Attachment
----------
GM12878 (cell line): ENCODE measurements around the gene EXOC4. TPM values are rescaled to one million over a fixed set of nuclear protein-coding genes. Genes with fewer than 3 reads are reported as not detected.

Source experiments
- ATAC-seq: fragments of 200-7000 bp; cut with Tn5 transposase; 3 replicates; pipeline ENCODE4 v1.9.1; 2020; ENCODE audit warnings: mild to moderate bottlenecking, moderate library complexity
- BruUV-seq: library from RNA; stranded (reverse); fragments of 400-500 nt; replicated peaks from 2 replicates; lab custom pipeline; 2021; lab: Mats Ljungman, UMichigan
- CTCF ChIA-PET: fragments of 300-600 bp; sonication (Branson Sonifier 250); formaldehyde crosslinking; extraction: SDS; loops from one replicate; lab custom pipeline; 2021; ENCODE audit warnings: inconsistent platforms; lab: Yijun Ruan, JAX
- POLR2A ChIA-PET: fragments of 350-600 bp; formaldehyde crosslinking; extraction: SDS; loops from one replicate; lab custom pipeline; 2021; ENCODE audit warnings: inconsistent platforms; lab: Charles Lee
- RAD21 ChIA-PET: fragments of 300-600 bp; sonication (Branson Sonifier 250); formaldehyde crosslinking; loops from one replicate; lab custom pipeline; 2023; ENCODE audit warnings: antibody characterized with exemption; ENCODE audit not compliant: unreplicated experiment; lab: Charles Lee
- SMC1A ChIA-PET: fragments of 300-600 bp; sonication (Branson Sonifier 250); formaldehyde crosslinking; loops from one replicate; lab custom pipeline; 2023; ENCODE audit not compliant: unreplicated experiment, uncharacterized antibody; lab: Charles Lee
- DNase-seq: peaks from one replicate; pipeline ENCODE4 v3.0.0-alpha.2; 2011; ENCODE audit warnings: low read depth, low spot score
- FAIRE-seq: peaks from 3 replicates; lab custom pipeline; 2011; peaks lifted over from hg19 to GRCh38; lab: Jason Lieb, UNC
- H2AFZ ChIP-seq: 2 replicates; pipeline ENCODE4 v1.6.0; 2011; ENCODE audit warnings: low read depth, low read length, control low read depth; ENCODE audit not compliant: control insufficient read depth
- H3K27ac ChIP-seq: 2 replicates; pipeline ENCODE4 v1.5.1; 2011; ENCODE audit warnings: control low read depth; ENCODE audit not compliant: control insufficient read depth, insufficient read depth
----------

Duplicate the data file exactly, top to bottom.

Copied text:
GM12878 (cell line): ENCODE measurements around the gene EXOC4. TPM values are rescaled to one million over a fixed set of nuclear protein-coding genes. Genes with fewer than 3 reads are reported as not detected.

Source experiments
- ATAC-seq: fragments of 200-7000 bp; cut with Tn5 transposase; 3 replicates; pipeline ENCODE4 v1.9.1; 2020; ENCODE audit warnings: mild to moderate bottlenecking, moderate library complexity
- BruUV-seq: library from RNA; stranded (reverse); fragments of 400-500 nt; replicated peaks from 2 replicates; lab custom pipeline; 2021; lab: Mats Ljungman, UMichigan
- CTCF ChIA-PET: fragments of 300-600 bp; sonication (Branson Sonifier 250); formaldehyde crosslinking; extraction: SDS; loops from one replicate; lab custom pipeline; 2021; ENCODE audit warnings: inconsistent platforms; lab: Yijun Ruan, JAX
- POLR2A ChIA-PET: fragments of 350-600 bp; formaldehyde crosslinking; extraction: SDS; loops from one replicate; lab custom pipeline; 2021; ENCODE audit warnings: inconsistent platforms; lab: Charles Lee
- RAD21 ChIA-PET: fragments of 300-600 bp; sonication (Branson Sonifier 250); formaldehyde crosslinking; loops from one replicate; lab custom pipeline; 2023; ENCODE audit warnings: antibody characterized with exemption; ENCODE audit not compliant: unreplicated experiment; lab: Charles Lee
- SMC1A ChIA-PET: fragments of 300-600 bp; sonication (Branson Sonifier 250); formaldehyde crosslinking; loops from one replicate; lab custom pipeline; 2023; ENCODE audit not compliant: unreplicated experiment, uncharacterized antibody; lab: Charles Lee
- DNase-seq: peaks from one replicate; pipeline ENCODE4 v3.0.0-alpha.2; 2011; ENCODE audit warnings: low read depth, low spot score
- FAIRE-seq: peaks from 3 replicates; lab custom pipeline; 2011; peaks lifted over from hg19 to GRCh38; lab: Jason Lieb, UNC
- H2AFZ ChIP-seq: 2 replicates; pipeline ENCODE4 v1.6.0; 2011; ENCODE audit warnings: low read depth, low read length, control low read depth; ENCODE audit not compliant: control insufficient read depth
- H3K27ac ChIP-seq: 2 replicates; pipeline ENCODE4 v1.5.1; 2011; ENCODE audit warnings: control low read depth; ENCODE audit not compliant: control insufficient read depth, insufficient read depth